How parents can get involved in the college admissions process – without exceeding it – University of Rochester | Team Cansler

November 16, 2022

(University of Rochester illustration / Julia Joshpe)

Parents and guardians of college students are more involved than ever in choosing the right school—and it’s what their kids want.

By Robert Alexander, Dean of Admissions, Financial Aid and Enrollment Management for Arts, Sciences & Engineering, University of Rochester.

A recent survey of 2,300 parents by consultancy EAB found that three out of four parents want direct communication from colleges. Additionally, 48 percent of students named parents or guardians as their top five most trusted sources of information when choosing a college — an 11 percent increase from 2020. These trends have been steadily increasing over the past two decades, so this is clearly not a fad.

Of course, parents and guardians want to be there. Central to the college admissions process are the two most important assets a parent has: their children and their money.

College admission is not a prize to be won, it is a match to be made.”

But how can parents get involved in a helpful way while reassuring their child that they control the biggest decision of their young life?

At the University of Rochester, we recognized this trend of increasing parental involvement and sought to communicate directly with the parents and families of prospective students. While the student should take the lead in researching college options, preparing their application papers, and writing their own college application essay, parents can offer support and encouragement to their children throughout the college admissions process.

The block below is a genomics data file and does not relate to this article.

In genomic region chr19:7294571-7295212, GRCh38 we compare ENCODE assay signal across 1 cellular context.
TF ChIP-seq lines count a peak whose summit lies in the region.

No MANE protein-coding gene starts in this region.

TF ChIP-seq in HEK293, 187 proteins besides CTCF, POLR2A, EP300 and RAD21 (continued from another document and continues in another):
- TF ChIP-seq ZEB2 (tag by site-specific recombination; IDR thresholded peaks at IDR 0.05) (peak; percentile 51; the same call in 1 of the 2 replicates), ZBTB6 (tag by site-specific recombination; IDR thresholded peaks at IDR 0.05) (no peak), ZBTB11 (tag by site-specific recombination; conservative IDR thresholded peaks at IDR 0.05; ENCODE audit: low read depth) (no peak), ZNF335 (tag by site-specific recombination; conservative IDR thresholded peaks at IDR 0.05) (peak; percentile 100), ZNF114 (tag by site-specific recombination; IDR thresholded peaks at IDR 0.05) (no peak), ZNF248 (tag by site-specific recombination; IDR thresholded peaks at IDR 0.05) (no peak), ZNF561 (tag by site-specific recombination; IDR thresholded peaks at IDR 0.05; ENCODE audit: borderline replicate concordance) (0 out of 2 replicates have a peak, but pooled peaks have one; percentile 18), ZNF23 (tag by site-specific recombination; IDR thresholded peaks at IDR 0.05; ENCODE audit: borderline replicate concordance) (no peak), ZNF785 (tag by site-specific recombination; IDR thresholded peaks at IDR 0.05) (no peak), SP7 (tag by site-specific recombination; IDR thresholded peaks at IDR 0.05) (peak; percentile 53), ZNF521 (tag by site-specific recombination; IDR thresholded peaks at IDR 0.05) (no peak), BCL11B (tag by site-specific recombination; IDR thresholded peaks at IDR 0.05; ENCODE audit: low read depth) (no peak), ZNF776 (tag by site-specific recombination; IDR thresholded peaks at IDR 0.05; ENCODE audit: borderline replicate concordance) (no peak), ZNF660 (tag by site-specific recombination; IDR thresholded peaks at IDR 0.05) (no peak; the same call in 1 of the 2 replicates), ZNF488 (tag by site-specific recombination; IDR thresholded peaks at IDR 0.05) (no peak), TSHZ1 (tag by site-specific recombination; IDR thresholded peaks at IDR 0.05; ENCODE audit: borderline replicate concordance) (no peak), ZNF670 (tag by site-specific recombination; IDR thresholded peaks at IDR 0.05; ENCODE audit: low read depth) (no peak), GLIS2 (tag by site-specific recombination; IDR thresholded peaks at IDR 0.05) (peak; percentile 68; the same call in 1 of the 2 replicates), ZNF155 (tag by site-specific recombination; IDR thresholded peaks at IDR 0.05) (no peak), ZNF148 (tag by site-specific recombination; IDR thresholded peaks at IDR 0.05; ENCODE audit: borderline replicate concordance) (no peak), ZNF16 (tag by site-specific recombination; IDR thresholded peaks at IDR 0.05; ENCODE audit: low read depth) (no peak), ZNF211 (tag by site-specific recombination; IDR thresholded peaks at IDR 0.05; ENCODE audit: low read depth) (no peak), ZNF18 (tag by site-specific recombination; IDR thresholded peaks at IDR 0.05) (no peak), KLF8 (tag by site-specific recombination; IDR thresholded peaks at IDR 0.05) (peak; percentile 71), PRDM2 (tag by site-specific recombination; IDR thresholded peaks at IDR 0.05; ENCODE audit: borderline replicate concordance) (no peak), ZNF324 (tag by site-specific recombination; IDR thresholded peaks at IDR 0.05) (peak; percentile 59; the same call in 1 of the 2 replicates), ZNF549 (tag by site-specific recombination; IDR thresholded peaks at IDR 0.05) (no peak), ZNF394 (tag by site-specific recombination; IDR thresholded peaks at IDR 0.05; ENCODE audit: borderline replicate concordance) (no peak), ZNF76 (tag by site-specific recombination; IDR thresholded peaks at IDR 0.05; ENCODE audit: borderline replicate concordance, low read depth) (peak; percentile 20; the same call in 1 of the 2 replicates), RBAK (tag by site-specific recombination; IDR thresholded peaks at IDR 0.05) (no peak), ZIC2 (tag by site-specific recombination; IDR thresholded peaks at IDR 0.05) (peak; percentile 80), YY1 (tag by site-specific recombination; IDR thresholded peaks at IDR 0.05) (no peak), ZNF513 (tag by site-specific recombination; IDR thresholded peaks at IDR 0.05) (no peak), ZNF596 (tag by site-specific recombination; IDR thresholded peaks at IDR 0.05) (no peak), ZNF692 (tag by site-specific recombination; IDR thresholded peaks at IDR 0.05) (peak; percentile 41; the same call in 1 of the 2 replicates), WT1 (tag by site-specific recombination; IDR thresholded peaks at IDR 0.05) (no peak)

If you feel like you’re constantly bothering your child with college things, set aside a weekly time to talk about college so he doesn’t feel annoyed about it during the rest of our time together.

Ask your child about their interests—both in and out of class—and plan college visits near where they live. While these schools aren’t top choices, a tour of nearby colleges of different sizes and types will give you a better sense of what questions to ask and what to look for when visiting schools that make the top of their list. Parents can provide perspective by addressing issues their children may not think about, such as:

  • Security on campus. Ask how the college or university keeps the campus safe, both in terms of safety and health protocols. Don’t just talk to the staff, ask the students. Every college in the country is required by law to publish safety statistics.
  • afford college. Perhaps the most troubling and confusing element is determining how much a particular college might cost, as there can be a gap between the sticker price and the net cost after financial aid. Colleges must have net price calculators on their websites. The more specific the information you enter (about family income, wealth, number of children in college, and your student’s academic performance), the more accurate estimates you will receive. Once your student is a high school senior, help them submit the FAFSA to apply for federal and institutional grants, and follow other institution-specific instructions to apply for all possible grants. FAFSA forms should be submitted by the time students submit their college application.